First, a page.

For many people it could be their first time drinking. You might end up enjoying it but don’t feel pressured into doing it if you don’t want to. And it’s always good to have a sober friend to make sure everyone comes back in one piece. Plus, it’ll make your first year much cheaper and you’ll actually remember most of it.

Is first year just the stereotypical partying, drinking and crazy experiences people claim it to be? 

To put it simply- yes. But that does depend on who you are and who you’re with. Many people already live that kind of lifestyle at 17/18 but only do it on Fridays and Saturdays. The appeal of university is you can do it every single day and it’s seen as normal. Your aim should be to have the craziest story out of all your friends.

First year should be one of the most hectic and unforgettable years of your life so you need to do everything in your control to make sure it’s exactly that. And yes, the infamous flatcest is really a thing so beware of those flirty flatmates and the awkward one-on-ones that occur after the deed has been done.

Should I take my car to Lincoln?

You don’t really need a car in Lincoln as everything’s quite close to each other as it’s all in the city. Whatever you need is usually within walking distance. There’s also a train and bus station next to the high street for any longer journeys.

A car would be useful for things like beach trips, big shops and fun flat days out but again you can do all of this without needing a car.

Also, check with your housing company as there’s sometimes a fee for parking at your accommodation which they’ll surprise you with on your first day.

What do I do about the doctors?

You need to register with a GP in Lincoln just in case you ever need to see a doctor during your stay. The best one is probably the University Health Centre which is on campus as they have people who are specifically skilled in looking after students and student-based issues.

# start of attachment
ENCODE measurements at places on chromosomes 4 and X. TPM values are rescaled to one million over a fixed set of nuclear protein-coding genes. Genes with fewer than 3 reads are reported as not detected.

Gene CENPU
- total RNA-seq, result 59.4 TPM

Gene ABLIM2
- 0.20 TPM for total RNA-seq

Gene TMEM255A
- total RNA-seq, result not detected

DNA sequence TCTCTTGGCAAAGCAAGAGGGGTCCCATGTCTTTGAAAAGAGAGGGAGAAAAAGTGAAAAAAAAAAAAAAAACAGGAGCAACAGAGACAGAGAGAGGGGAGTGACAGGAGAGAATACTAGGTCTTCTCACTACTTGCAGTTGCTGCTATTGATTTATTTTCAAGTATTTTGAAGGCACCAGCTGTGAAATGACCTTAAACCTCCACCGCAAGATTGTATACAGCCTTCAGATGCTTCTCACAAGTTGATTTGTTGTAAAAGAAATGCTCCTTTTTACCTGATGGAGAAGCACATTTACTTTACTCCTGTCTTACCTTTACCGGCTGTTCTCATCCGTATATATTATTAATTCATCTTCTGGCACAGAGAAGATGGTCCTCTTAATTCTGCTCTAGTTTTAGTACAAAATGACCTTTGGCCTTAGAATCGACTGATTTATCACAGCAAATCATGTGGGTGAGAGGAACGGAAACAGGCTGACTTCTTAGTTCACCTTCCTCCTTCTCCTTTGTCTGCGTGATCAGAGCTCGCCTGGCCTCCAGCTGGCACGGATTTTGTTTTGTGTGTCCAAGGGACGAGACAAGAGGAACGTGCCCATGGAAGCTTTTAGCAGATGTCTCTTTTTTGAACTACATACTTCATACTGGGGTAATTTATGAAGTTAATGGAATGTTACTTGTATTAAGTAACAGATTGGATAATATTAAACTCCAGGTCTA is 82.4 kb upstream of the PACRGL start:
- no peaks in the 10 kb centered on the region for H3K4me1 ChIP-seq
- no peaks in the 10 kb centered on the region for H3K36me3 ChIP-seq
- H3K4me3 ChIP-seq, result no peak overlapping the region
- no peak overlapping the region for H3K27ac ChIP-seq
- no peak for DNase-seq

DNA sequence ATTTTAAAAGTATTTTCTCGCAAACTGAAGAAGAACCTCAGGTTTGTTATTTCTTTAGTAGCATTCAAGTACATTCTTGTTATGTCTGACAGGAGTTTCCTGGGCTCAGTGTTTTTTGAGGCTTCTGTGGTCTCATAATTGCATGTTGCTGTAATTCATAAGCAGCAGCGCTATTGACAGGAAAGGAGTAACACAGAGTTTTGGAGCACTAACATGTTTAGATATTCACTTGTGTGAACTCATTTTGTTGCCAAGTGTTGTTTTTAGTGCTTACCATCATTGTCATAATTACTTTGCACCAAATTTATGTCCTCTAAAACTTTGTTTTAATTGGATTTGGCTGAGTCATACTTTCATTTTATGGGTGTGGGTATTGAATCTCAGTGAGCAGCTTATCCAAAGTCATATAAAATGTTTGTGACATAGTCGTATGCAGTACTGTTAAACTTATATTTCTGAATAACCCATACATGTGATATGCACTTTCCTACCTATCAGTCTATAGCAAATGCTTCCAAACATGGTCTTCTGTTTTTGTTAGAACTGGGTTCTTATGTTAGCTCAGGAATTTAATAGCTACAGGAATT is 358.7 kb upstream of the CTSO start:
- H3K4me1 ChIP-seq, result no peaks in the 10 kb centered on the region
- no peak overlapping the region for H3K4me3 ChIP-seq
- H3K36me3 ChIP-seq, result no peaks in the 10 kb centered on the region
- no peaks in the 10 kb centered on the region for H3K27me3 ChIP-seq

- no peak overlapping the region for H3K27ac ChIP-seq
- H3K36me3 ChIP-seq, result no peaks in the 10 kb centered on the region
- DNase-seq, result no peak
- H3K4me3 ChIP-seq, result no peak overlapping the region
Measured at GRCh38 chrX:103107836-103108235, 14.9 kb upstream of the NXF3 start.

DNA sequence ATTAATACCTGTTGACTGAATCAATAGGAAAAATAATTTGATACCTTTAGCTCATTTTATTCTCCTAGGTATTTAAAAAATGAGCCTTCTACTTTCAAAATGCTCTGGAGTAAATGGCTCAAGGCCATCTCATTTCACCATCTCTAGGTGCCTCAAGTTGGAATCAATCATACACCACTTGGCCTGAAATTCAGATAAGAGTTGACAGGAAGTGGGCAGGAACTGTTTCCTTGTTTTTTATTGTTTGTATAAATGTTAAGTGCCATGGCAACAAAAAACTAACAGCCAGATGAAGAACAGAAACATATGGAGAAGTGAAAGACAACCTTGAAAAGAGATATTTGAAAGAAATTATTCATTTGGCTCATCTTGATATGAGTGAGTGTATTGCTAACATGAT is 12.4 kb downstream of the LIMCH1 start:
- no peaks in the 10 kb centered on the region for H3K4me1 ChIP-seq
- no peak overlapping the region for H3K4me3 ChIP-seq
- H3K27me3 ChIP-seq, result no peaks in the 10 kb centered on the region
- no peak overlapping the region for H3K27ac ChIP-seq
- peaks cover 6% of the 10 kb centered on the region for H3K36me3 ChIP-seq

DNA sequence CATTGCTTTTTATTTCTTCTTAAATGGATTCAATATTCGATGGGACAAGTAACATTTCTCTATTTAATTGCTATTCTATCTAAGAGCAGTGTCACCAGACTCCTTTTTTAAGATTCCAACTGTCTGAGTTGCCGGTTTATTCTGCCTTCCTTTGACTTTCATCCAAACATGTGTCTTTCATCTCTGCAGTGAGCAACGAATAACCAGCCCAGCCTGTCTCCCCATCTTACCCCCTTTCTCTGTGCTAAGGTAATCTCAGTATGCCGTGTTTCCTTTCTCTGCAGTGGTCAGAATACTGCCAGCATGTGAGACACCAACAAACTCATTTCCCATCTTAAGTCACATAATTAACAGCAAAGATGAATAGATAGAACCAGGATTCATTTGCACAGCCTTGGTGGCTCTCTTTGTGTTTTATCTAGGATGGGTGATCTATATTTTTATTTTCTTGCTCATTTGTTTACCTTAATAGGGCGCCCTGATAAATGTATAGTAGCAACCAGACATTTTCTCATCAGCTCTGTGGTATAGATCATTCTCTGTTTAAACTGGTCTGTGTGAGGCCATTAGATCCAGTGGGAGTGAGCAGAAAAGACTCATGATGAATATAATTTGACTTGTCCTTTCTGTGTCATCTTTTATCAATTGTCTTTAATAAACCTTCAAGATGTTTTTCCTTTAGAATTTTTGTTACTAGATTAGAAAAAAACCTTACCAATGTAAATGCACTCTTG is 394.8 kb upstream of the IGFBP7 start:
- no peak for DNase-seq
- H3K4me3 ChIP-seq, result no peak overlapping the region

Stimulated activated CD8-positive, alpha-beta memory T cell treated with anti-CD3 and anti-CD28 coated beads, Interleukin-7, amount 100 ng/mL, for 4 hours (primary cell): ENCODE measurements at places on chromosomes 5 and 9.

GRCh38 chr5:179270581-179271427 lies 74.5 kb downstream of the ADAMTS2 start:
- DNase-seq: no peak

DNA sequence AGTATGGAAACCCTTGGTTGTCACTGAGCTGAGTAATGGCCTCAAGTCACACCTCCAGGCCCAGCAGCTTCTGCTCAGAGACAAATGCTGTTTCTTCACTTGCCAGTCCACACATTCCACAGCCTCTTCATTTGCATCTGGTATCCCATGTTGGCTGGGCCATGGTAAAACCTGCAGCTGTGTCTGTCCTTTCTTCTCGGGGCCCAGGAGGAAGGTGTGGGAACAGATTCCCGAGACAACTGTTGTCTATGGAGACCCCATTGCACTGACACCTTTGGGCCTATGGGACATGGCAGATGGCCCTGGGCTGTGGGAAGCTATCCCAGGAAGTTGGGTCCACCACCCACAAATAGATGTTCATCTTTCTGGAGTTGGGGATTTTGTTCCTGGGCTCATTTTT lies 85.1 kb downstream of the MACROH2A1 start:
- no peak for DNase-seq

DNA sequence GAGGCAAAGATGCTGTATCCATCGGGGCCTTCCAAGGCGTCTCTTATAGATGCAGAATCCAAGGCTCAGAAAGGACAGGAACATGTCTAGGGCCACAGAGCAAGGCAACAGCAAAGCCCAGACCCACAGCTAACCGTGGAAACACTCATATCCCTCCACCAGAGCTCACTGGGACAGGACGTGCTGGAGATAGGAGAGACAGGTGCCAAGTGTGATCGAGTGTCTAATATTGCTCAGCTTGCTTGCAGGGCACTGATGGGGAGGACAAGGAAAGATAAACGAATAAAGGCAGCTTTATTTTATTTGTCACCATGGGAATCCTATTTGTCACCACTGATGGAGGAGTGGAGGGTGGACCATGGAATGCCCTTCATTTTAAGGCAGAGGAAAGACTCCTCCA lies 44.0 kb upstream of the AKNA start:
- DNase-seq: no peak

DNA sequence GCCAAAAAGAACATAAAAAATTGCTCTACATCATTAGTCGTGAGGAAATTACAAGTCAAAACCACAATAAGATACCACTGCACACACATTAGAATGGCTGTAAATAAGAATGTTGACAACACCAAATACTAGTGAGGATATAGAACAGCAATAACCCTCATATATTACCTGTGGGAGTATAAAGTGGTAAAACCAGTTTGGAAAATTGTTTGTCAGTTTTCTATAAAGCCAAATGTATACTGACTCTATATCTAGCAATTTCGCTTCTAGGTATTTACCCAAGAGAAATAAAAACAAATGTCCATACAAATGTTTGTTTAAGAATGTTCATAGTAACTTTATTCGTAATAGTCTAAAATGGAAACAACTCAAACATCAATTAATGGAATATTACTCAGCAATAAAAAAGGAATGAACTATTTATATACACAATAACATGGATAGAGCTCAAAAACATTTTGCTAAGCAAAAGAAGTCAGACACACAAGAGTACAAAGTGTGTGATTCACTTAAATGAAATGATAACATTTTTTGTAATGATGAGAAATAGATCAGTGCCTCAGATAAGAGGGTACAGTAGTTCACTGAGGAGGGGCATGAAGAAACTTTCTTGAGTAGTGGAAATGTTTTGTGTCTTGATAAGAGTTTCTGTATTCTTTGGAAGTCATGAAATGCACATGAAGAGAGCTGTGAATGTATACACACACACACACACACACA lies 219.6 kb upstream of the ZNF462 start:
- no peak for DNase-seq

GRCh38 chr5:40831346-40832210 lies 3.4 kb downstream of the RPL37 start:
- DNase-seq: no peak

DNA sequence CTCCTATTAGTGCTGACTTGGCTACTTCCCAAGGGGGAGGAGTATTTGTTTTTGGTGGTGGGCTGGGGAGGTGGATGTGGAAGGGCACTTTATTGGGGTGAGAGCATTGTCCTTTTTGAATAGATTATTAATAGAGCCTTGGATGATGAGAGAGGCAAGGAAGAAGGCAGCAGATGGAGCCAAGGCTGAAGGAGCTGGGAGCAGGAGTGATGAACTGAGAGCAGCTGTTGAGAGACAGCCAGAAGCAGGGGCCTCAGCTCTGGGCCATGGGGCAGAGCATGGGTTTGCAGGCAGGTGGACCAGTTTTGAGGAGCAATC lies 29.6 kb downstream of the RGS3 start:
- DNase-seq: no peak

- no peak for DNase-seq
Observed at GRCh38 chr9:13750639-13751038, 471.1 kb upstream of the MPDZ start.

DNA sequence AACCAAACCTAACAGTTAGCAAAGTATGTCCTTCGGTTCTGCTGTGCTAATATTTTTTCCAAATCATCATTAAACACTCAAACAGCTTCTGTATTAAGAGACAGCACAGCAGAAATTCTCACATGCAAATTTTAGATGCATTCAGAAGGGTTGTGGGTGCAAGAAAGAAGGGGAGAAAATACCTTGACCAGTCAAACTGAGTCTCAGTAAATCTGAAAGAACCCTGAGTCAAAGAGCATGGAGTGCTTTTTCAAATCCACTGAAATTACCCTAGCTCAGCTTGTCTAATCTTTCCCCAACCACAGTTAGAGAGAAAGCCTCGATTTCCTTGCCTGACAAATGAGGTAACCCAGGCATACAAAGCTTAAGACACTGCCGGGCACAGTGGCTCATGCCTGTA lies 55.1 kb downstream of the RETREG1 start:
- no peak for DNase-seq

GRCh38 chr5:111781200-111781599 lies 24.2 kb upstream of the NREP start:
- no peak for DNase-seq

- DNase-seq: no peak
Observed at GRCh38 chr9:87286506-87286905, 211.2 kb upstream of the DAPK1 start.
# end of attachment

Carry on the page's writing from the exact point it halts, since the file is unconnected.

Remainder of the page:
You can register through the University of Lincoln Health Centre website. You can register with any GP you like, however.

My student loan only just covers my accommodation what do I do?

This is an issue a lot of students face and in first year you want to have spare money to spend on going out and doing fun things.

Some people make a list of things they can spend money on like in the photo below.


Have a look on the University of Lincoln website to see if you could get a bursary as that will help. If needed, try to get an overdraft for those occasions when you need a little extra money as you don’t want to miss out but remember you need to pay this back. Santander do good student bank accounts with generous overdrafts included.

Are societies any good?

They’re great if you want to meet likeminded people and are a fan of whatever the society is.

Trust me there are hundreds of options not just the basic ones you’d expect, maybe try out: kinball, korfball, trampolining, esports, harry potter society, match of the day society, Swift society, Uni boob team or any others. To find a full list of societies go to the Lincoln Students Union website.

Many societies go out together to drink or do activities so these people can become close friends. Some come at a cost, but most are affordable and will be worth it for the people you meet and the good times you have.

I feel like I’m going to have so much free time on my hands, what do you do with it all? 

Many students answer to this would be sleep to be honest. Whether you’re hungover, had an early lecture or just enjoy a nap, students love to sleep. But societies can take up a lot of your time as can hanging out with flatmates.

You shouldn’t get bored for a while as you’re in a new place so explore the city and try out as many new things as you can.